The standard sphere $S^2$ is (arguably) the simplest symmetrical geometric object. We can view $S^2$ as a smooth manifold in the category of smooth manifolds, or a Riemann sphere $\mathbb{P}^1$ in the category of complex manifolds, or a genus zero curve (which is also often called a line) in the category of complex algebraic varieties.

We can ask different questions about $S^2$ depending on the category we put it into. For example, we can ask whether there is a nowhere vanishing vector field on $S^2$, how many complex structures there are on $S^2$, or what the Gromov-Witten invariants of $\mathbb{P}^1$ are. All these questions have been answered.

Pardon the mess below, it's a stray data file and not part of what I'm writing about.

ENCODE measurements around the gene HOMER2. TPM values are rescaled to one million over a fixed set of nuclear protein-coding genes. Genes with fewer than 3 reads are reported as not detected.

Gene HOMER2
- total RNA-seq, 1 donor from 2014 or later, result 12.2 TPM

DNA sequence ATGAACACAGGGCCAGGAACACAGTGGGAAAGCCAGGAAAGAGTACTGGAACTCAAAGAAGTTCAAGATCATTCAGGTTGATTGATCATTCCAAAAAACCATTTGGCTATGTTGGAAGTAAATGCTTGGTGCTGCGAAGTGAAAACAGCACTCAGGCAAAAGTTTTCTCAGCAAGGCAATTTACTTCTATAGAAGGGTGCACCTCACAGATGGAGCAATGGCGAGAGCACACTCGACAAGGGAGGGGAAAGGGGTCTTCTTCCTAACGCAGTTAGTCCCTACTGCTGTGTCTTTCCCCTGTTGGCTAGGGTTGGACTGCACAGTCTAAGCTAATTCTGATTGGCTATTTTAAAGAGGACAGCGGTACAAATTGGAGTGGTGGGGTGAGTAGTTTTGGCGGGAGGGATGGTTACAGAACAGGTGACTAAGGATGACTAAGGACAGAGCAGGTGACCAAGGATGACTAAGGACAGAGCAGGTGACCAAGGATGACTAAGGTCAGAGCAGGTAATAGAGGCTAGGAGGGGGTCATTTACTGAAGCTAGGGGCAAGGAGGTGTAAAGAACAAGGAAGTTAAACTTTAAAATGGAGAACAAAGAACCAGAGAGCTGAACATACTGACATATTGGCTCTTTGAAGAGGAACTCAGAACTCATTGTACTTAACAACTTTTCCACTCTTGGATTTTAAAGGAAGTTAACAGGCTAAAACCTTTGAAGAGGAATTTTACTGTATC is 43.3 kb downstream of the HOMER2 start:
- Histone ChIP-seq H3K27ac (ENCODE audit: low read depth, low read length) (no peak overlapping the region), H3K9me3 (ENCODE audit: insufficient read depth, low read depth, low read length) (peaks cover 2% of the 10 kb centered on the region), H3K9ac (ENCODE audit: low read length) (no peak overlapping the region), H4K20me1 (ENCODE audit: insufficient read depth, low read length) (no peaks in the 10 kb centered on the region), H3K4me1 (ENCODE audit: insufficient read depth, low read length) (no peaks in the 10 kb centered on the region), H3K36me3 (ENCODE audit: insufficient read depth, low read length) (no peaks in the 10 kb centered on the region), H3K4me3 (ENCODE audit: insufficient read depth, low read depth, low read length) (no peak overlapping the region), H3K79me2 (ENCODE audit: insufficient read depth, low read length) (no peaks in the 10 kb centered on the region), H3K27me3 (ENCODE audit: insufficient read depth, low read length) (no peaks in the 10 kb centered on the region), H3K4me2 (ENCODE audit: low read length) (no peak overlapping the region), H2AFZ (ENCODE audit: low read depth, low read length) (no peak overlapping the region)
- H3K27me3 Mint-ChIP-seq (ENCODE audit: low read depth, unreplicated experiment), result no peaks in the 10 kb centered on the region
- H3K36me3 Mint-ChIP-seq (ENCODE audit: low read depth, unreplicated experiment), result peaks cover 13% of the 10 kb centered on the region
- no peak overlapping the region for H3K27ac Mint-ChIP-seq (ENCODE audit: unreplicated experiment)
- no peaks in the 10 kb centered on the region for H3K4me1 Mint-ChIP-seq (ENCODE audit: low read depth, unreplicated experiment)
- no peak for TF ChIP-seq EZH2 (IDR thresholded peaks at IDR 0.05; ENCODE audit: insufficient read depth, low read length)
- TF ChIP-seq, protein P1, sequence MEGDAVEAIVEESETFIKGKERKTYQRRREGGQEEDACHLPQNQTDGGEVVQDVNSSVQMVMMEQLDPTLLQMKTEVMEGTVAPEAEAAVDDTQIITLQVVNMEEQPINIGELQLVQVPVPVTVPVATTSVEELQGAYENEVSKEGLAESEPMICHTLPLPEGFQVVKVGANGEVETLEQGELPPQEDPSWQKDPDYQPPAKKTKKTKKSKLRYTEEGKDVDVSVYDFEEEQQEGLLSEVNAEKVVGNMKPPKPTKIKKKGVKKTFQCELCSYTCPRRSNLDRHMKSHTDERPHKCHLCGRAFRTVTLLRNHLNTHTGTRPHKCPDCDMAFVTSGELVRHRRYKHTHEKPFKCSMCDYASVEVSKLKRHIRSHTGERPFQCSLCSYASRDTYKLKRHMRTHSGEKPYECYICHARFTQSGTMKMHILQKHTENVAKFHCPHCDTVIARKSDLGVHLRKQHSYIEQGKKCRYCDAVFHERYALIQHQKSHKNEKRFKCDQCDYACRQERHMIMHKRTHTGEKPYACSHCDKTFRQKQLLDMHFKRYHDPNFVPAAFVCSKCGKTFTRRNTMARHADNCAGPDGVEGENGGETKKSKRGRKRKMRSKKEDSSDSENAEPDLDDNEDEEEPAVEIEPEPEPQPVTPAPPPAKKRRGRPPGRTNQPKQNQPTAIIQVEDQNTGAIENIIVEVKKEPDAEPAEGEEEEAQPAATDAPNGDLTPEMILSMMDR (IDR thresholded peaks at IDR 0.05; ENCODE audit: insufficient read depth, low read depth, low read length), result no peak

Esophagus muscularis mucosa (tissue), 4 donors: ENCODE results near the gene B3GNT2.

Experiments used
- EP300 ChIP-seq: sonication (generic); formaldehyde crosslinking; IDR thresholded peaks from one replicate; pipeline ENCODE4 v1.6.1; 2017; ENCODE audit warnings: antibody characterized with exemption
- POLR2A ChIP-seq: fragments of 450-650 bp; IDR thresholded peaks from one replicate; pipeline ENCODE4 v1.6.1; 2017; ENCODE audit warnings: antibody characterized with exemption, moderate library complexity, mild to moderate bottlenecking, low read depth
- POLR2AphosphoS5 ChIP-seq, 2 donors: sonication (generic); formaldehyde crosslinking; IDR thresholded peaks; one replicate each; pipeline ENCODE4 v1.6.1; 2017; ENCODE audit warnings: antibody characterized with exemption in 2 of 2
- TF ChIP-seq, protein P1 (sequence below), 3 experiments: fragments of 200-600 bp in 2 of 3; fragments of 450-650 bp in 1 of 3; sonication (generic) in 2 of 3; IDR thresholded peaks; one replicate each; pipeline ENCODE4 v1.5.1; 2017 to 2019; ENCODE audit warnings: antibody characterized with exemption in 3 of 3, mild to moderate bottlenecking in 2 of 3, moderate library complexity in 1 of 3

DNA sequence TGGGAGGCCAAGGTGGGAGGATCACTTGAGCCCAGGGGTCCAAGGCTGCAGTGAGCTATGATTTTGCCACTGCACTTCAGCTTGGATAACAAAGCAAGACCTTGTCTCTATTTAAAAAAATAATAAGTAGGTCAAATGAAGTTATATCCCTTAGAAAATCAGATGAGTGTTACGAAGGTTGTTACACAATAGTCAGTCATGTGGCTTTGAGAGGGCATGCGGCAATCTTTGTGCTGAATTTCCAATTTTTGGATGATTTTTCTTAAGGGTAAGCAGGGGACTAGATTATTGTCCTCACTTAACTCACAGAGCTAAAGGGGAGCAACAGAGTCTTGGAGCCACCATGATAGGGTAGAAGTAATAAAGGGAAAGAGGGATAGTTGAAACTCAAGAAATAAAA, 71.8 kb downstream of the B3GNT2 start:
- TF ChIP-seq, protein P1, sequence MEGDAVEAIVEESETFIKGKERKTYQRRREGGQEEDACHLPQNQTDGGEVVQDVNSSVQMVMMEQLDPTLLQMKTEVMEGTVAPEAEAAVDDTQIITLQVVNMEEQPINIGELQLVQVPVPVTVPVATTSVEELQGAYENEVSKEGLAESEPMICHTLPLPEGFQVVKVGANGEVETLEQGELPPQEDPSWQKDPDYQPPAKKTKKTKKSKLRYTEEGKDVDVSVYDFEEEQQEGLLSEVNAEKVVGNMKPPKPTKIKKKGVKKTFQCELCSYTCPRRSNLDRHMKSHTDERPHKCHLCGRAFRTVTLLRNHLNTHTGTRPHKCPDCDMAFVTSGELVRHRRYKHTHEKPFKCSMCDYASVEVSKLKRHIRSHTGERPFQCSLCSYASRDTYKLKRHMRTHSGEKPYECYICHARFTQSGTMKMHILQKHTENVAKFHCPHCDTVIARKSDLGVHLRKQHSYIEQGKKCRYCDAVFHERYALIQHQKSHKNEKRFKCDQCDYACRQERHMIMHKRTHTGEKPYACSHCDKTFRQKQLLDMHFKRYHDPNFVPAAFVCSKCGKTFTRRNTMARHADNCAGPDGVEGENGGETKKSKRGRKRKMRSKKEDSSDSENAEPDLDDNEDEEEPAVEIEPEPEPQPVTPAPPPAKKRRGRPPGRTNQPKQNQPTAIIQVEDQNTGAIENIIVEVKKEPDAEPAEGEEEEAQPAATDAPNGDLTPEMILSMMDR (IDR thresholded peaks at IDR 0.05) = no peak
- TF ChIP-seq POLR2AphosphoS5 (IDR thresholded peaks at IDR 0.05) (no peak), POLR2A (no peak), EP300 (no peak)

What is unknown about $S^2$?

If we replace $S^2$ by $S^6$, then we don't know if there is a complex structure on $S^6$. Although $S^2$ is a simpler object, I guess there should still be open problems involving $S^2$. In other words, I'm asking what we know we don't know about $S^2$.


1 Answer 1

  1. Nirenberg's problem is still wide-open:

For which (smooth) functions $K: S^2\to {\mathbb R}$ there exists a Riemannian metric on $S^2$ whose Gaussian curvature is $K$?

See the paper from the last year

Michael T. Anderson, The Nirenberg problem of prescribed Gauss curvature on $S^2$,

for a survey of the status of the problem.

  1. We still do not know all the homotopy groups $\pi_n(S^2)$. All what we know is that they are all nontrivial (for $n\ge 2$), and this is a relatively recent result:

S. Ivanov, R. Mikhailov, J. Wu, "On nontriviality of homotopy groups of spheres", 2015.


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